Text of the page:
Law360 (November 12, 2020, 3:00 PM EST) -- Apple Inc. is asking a Texas federal judge to conduct a post-trial hearing by phone after a jury slammed it with a $502.8 million verdict for infringing VirnetX Inc.'s network security patents, citing "hardship" the company's attorneys would face due to the coronavirus pandemic.
Instead of having its New York-based attorneys travel to Texas in late December and risk being forced to return home, quarantine for two weeks and miss seeing their families during the holidays, Apple asked the judge on Wednesday to make the hearings remote.
"Although it is now possible to 'test out' of the entire quarantine, doing so would still require team members returning to New York to quarantine from their families for a certain period of time over the holidays," Apple said in the notice. "Conducting the hearing remotely would obviate that hardship."
Apple is reeling from an October verdict that concluded a damages retrial held after a nearly identical award was thrown out on appeal. Apple and VirnetX have been fighting over the patents for more than a decade. VirnetX filed two infringement suits against Apple, one in 2010 and one in 2012 over newer products.
A post-trial hearing was set for Dec. 17 or 18, but Apple's attorneys said doing it remotely will help minimize risks associated with COVID-19.
"While Apple appreciates that the court may take steps to help minimize potential exposure to COVID-19, the situation across the country is now worse than it was over the summer, with nationwide cases hitting record highs," Apple said. "The pandemic is also resurging in Texas, including in Bowie County. A remote hearing would minimize the risk of contracting and spreading COVID-19 for all participants."
The filing says VirnetX doesn't oppose the motion, but declined to join it.
In a 2018 trial, a jury awarded VirnetX $502.6 million in damages after finding that Apple infringed four of its patents. The award later grew to nearly $600 million when interest and costs were added, but the Federal Circuit vacated it last year. It found that Apple had infringed only two of the patents, leading to the new trial on damages.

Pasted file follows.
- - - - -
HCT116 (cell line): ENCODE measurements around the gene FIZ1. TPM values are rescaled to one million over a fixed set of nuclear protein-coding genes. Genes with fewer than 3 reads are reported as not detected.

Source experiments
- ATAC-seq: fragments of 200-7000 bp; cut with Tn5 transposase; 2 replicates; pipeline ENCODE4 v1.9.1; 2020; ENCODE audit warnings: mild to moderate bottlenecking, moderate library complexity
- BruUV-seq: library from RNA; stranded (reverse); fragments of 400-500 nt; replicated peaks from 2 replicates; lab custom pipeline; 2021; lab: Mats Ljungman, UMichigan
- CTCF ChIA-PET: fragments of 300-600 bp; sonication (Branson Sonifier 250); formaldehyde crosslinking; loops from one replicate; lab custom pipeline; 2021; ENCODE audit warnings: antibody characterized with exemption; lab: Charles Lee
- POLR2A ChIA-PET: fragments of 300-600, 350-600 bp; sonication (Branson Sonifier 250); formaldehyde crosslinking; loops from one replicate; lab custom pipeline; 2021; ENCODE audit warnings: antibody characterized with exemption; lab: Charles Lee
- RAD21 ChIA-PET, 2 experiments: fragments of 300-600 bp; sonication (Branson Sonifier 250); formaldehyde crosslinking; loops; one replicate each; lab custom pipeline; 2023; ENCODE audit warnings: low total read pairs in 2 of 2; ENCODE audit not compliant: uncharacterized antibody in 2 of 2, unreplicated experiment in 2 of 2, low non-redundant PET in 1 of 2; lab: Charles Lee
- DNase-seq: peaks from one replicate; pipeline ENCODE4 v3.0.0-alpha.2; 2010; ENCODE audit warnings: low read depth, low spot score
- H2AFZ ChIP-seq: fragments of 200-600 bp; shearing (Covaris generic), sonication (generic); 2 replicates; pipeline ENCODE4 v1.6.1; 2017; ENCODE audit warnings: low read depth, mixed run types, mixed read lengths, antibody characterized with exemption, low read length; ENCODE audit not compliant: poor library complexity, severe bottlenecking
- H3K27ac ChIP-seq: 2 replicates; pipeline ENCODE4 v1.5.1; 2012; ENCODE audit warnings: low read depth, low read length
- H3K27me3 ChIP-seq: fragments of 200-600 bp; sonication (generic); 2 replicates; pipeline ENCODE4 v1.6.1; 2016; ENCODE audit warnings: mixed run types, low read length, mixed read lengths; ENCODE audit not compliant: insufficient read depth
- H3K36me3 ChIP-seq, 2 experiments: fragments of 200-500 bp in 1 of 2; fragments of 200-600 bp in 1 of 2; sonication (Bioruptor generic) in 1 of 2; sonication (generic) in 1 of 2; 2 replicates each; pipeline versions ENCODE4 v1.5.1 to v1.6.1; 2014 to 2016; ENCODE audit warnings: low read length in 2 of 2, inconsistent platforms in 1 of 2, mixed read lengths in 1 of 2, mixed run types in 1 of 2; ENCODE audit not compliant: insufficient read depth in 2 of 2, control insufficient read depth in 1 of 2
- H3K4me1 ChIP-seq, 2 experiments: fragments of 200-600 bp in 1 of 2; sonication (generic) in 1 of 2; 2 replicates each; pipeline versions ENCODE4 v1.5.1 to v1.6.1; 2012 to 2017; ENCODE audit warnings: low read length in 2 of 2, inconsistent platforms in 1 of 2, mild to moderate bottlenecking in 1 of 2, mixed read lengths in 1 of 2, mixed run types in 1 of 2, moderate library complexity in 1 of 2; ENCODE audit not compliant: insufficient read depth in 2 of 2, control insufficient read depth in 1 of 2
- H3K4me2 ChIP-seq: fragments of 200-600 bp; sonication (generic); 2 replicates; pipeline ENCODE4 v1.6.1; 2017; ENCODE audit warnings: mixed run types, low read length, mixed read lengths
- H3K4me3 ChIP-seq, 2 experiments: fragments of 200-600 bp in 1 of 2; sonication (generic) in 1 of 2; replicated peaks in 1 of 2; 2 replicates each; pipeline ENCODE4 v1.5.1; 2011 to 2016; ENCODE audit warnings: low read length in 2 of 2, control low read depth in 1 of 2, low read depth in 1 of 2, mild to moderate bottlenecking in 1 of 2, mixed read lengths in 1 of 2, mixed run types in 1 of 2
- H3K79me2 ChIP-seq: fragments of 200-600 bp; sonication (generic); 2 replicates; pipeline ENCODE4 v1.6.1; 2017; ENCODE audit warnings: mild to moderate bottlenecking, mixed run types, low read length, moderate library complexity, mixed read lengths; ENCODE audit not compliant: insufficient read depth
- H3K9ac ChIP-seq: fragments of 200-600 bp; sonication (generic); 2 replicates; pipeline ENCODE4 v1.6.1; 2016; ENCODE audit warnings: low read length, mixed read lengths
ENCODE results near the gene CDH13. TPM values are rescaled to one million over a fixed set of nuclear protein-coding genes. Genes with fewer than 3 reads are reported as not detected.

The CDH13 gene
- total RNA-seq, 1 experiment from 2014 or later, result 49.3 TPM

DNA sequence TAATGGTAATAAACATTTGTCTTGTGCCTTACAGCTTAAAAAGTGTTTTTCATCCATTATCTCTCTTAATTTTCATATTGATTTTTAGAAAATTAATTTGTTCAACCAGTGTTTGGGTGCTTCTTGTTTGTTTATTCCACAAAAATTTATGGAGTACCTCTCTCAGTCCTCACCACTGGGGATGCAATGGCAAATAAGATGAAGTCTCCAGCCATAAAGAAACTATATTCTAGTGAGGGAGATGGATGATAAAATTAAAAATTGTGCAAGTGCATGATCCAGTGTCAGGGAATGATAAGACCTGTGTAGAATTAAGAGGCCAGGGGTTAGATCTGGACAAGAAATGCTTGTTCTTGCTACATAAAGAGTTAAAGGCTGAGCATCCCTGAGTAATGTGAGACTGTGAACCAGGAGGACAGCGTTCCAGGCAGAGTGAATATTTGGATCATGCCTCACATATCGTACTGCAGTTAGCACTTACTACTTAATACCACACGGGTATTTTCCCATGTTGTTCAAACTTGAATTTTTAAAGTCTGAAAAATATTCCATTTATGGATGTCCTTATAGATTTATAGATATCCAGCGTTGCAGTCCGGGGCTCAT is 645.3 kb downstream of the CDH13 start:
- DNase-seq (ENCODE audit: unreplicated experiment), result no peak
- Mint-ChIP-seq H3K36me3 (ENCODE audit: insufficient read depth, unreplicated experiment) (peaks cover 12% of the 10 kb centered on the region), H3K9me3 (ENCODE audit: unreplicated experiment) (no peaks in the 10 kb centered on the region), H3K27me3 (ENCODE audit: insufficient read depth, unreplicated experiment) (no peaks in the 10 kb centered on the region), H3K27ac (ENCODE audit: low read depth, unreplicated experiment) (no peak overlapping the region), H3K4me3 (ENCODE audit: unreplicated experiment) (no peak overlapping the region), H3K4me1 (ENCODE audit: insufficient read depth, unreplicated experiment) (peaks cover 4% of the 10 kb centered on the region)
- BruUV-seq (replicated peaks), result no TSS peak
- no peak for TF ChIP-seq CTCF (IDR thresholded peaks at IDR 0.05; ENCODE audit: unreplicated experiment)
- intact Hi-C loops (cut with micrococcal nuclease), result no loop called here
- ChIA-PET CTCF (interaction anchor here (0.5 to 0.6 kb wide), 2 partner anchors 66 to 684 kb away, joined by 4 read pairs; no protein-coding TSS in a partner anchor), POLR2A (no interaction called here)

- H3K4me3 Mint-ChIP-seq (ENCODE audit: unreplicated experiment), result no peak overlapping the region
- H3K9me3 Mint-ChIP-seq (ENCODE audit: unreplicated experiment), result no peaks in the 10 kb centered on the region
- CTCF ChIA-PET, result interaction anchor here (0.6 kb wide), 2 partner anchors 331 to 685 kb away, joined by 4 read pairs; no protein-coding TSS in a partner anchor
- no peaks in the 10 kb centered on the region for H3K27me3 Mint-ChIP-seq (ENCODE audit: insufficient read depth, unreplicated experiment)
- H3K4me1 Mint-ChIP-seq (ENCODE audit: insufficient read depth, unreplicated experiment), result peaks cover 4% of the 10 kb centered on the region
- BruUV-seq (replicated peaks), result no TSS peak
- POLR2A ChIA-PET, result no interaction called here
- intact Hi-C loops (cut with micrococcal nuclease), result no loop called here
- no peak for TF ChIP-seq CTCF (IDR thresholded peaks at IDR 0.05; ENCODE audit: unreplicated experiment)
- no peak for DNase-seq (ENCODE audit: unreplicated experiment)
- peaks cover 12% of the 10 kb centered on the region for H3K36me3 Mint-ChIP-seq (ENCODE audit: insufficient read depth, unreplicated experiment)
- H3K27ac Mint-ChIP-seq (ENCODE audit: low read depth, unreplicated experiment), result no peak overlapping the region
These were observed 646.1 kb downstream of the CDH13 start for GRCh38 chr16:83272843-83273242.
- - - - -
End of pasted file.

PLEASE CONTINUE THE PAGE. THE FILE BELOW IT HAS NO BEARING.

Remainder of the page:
The Oct. 30 verdict came in the case that began in 2012. The Federal Circuit found last year that although the previous jury correctly held that an Apple feature called VPN On Demand infringed two of VirnetX's patents, it incorrectly found that the company's FaceTime application infringed two other patents.
The appeals court sent the case back for further proceedings on damages "given the reduced basis of liability." U.S. District Judge Robert W. Schroeder III decided in April that a new trial on damages was necessary. It was initially scheduled for August, but the judge moved it to October because of the coronavirus pandemic.
Between VirnetX's two suits against Apple, there have been 10 years of verdicts being thrown out and new trials being ordered by both the Federal Circuit and the trial court.
Representatives for the parties did not immediately respond to requests for comment Thursday.
The patents-in-suit are U.S. Patent Nos. 6,502,135 and 7,490,151.
VirnetX is represented by Brad Caldwell, Jason Cassady, John Austin Curry, Daniel Pearson, Hamad Hamad, Justin Nemunaitis, Chris Stewart, John Summers and Warren McCarty III of Caldwell Cassady & Curry PC and Johnny Ward of Ward Smith & Hill PLLC.
Apple is represented by Gregory Arovas, Robert Appleby, Jeanne Heffernan, Joseph Loy and Leslie Schmidt of Kirkland & Ellis LLP.
The case is VirnetX Inc. et al. v. Apple Inc., case number 6:12-cv-00855, in the U.S. District Court for the Eastern District of Texas.
--Additional reporting by Ryan Davis. Editing by Stephen Berg.
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